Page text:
[SCMP Column] PNG's APEC coming out party

November 17, 2018


As Papua New Guinea’s challenging year of chairmanship of the 20-economy Asia Pacific Economic Cooperation grouping (APEC) comes to its climax with global leaders flying into Port Moresby, it is easy to poke fun, or disparage.

In recent weeks, many international publications, including the SCMP, have homed in on the country’s poverty, its crime, its corruption – and whether a country that is short of medicines in its hospitals, and  where police and teachers often don’t get paid, should be spending up to US$500m to host the APEC year.

Some cynics are already cruelly talking of the “Maserati meeting”, after some foolish PNG official signed off on 40 US$150,000 Maseratis and three Bentleys to be used to glide top leaders from meeting to meeting. Officials claim they will be able to sell them off at a profit after the meeting, but the optics in a country that is ranked by Transparency International as one of the most corrupt in the world look terrible.

“Troops pour into Port Moresby” said one SCMP article, counting a “multinational force of warships, fighter jets and up to 4,000 elite counter-terrorism troops” providing security to the 15,000 visitors to PNG’s “crime-plagued” capital city. Stereotypes have been easy to paint, just as they are so easily wrong.

Sitting among hundreds of global business leaders in APEC meetings on the top decks of a huge P&O cruise ship moored in Port Moresby’s sun-drenched harbour few delegates can hand-on-heart say they are getting a glimpse into the challenges of life in one of Asia’s poorest nations, nor into the challenges their people face.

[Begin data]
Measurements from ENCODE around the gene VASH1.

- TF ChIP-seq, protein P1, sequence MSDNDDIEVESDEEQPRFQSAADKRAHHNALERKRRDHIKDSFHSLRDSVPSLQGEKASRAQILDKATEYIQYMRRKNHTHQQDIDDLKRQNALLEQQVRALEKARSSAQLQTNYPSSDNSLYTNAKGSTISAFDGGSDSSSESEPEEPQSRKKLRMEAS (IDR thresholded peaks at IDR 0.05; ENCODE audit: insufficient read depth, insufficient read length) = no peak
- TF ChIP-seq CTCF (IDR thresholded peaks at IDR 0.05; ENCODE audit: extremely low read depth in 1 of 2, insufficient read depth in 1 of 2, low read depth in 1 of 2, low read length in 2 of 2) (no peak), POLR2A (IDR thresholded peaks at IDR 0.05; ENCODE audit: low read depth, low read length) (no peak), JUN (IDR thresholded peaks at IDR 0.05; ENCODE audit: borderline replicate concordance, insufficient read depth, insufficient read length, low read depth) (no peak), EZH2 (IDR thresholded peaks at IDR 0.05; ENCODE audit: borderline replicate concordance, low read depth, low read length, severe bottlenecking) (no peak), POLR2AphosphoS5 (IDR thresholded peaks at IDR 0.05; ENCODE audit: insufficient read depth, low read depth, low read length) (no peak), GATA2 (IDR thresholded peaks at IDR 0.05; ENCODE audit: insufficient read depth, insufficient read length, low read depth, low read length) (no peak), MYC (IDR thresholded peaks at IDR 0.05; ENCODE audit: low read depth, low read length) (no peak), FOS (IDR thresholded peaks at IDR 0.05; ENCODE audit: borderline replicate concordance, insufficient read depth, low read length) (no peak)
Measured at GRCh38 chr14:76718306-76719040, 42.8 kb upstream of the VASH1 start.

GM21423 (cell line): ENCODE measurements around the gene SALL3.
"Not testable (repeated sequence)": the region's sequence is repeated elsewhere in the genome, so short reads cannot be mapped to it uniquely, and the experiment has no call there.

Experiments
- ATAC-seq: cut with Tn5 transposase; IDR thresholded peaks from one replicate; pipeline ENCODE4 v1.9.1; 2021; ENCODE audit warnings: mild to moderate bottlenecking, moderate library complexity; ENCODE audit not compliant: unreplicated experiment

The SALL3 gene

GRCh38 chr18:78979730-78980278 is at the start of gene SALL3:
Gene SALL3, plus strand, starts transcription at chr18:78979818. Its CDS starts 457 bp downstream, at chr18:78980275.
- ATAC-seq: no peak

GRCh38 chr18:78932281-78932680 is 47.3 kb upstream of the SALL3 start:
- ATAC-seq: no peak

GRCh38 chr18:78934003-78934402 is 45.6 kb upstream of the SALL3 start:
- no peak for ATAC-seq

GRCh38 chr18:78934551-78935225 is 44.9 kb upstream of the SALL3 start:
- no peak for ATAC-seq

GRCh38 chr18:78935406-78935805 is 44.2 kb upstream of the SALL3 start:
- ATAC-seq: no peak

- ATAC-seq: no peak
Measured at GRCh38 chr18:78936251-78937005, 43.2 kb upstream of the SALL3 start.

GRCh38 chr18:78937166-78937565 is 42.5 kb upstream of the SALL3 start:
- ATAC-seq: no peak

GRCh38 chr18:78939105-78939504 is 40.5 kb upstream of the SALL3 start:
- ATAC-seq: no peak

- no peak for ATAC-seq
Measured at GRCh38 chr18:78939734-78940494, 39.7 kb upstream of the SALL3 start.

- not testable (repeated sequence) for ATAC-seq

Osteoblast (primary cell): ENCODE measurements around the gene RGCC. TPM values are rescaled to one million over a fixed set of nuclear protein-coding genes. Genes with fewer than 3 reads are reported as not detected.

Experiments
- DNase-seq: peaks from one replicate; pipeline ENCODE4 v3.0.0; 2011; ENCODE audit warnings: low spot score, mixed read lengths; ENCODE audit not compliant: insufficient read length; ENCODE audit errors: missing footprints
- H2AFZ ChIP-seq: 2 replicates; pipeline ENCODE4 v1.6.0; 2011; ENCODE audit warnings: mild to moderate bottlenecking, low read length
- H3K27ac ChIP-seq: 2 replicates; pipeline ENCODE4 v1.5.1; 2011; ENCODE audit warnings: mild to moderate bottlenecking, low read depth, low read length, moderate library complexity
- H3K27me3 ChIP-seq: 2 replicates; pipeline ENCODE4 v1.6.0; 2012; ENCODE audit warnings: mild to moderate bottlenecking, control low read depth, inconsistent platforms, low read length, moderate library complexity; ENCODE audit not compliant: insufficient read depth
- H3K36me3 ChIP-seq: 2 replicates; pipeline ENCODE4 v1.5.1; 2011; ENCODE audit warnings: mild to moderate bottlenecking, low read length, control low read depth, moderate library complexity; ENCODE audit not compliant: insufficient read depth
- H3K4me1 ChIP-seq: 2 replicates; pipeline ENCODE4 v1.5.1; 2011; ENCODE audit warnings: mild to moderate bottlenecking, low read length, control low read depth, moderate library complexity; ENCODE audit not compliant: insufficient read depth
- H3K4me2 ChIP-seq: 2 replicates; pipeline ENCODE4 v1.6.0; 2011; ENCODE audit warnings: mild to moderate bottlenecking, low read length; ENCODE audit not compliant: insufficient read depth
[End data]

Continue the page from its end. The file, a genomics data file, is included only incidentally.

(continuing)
Yet over four visits to the city in the past three years, I have come to the conclusion that (putting Maseratis to one side) enabling economies like PNG to manage the challenge of hosting a year of hundreds of APEC meetings, and playing a lead role in setting development priorities for the region, is actually what APEC is all about.

When leaders from affluent APEC economies like Japan or New Zealand or Singapore or Hong Kong – all with per capita GDP above US$40,000 – talk of using the 21-member APEC region to reduce inequality, encourage inclusive growth, or assist in developing the region’s infrastructure, it is easy to feel they are giving glib lip-service to politically-correct ambitions that have little local reality. But when it comes from a country in which average incomes are among the lowest in the world, in which no city is connected by road to any other, where 37 per cent of the population lives below the UN’s poverty line, and less than one third have access to electricity, then such commitments reflect a visceral reality.

When APEC members talk about reducing inequality, inclusive growth and the awesome unmet infrastructure needs of the region, it is countries like PNG they are talking about. When we talk about APEC’s core strengths being members’ commitment to best-practice learning and region-wide capacity-building, it is in countries like PNG that APEC’s value is most critically measured. That is why Trumpian calls to “put America first” so jar with the spirit of APEC’s work over the past two decades.